Evidence LibrarySystematic reviewsCPD effects
How does collaborative Continuing Professional Development (CPD) for teachers of the 5-16 age range affect teaching and learning?

What do we want to know?

Many national and international initiatives depend upon significant advances in teacher learning. For example, the UK government's CPD strategy is aimed at enabling teachers to take more control of their own professional development and it has also given schools much more direct control of the funding for CPD. Teachers and schools need and want to know more about how professional development might help them develop professional knowledge, skills and careers at the same time as enhancing pupil learning.

This review aims to determine whether collaborative CPD for teachers of the 5-16 age range has an impact on teaching and learning, and if it does, how it is realised and manifested.  Collaborative CPD is defined as teachers working together on a sustained basis and/or teachers working with LEA or HEI or other professional colleagues.

Who wants to know?

 The issue of how best to support teachers in their CPD is of interest to teachers, professional associations and agencies responsible for the quality and provision of teacher training.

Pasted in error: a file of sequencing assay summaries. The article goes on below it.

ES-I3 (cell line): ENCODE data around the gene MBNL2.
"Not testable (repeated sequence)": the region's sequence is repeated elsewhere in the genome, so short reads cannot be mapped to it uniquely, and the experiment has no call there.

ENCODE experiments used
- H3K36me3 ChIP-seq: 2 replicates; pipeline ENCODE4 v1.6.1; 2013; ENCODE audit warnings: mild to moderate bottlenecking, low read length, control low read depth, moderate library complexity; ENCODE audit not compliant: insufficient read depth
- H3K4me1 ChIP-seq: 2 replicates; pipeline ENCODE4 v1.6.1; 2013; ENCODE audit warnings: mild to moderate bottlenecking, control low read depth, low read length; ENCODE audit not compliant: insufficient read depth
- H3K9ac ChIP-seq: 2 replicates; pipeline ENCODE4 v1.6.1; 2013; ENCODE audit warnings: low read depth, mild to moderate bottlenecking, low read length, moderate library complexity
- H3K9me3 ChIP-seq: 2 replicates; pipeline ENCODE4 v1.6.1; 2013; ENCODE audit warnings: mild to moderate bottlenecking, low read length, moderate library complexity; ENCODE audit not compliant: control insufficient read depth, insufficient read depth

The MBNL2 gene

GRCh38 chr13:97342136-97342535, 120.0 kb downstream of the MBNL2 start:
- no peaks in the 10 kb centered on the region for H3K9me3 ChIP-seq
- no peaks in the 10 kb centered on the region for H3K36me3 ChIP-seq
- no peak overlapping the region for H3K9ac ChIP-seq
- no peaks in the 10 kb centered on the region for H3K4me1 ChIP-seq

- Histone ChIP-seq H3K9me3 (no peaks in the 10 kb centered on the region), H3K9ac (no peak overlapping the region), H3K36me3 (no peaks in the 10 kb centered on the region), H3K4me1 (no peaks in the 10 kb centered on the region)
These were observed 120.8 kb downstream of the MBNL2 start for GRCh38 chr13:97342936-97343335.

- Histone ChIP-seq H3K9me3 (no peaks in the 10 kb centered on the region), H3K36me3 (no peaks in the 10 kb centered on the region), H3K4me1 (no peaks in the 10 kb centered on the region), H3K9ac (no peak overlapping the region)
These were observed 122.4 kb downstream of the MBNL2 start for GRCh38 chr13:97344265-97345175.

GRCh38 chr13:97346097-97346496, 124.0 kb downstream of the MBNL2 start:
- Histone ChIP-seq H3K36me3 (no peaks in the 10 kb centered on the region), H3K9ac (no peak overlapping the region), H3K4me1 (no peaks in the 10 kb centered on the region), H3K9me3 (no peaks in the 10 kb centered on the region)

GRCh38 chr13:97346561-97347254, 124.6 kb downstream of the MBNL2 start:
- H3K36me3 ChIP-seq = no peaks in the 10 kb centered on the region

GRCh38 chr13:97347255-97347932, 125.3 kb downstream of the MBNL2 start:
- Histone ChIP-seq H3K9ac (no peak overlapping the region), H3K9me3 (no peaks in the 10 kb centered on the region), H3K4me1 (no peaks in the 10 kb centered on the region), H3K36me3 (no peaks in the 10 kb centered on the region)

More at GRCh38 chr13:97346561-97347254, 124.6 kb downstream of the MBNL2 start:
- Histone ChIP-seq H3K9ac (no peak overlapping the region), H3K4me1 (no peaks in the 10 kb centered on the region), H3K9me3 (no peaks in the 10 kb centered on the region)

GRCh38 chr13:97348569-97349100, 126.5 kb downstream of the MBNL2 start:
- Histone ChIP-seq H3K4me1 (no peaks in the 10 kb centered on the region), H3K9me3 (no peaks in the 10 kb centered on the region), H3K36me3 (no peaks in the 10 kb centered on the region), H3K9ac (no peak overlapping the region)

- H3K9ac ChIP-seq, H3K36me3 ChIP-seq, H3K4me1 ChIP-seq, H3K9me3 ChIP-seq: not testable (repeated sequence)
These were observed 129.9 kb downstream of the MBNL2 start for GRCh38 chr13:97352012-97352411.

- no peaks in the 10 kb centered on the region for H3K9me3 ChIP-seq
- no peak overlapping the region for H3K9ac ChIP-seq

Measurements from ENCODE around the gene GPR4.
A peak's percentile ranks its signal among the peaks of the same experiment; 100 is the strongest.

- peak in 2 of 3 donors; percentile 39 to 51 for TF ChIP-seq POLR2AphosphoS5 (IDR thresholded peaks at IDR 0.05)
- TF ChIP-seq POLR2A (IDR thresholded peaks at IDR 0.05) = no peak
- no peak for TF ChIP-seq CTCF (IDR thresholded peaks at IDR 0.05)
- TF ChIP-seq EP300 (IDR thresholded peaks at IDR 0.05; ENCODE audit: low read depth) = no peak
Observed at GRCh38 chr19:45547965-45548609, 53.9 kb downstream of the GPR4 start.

What did we find?  

Sustained and collaborative CPD was linked with a positive impact upon teachers' repertoire of teaching and learning strategies, their ability to match these to their students' needs, their self-esteem and confidence, and their commitment to continuing learning and development. There is also evidence that such CPD was linked with a positive impact upon student learning processes, motivation and outcomes.

What are the implications?

Teachers may wish to explore CPD opportunities which involve sustained collaboration, grounded in classroom observation and support.  It is valuable to combine external expertise and peer support.  Policy-makers at all levels may wish to consider reviewing their policies and resource strategies for CPD to explore whether sustained and collaborative CPD might increase its effectiveness.

How did we get these results?

The review synthesised the results of 15 studies published in English that focused on CPD for teaching and learning.

This summary was prepared by the EPPI-Centre

This report should be cited as: Cordingley P, Bell M, Rundell B, Evans D (2003) The impact of collaborative CPD on classroom teaching and learning. In: Research Evidence in Education Library.  London: EPPI-Centre, Social Science Research Unit, Institute of Education, University of London.

  
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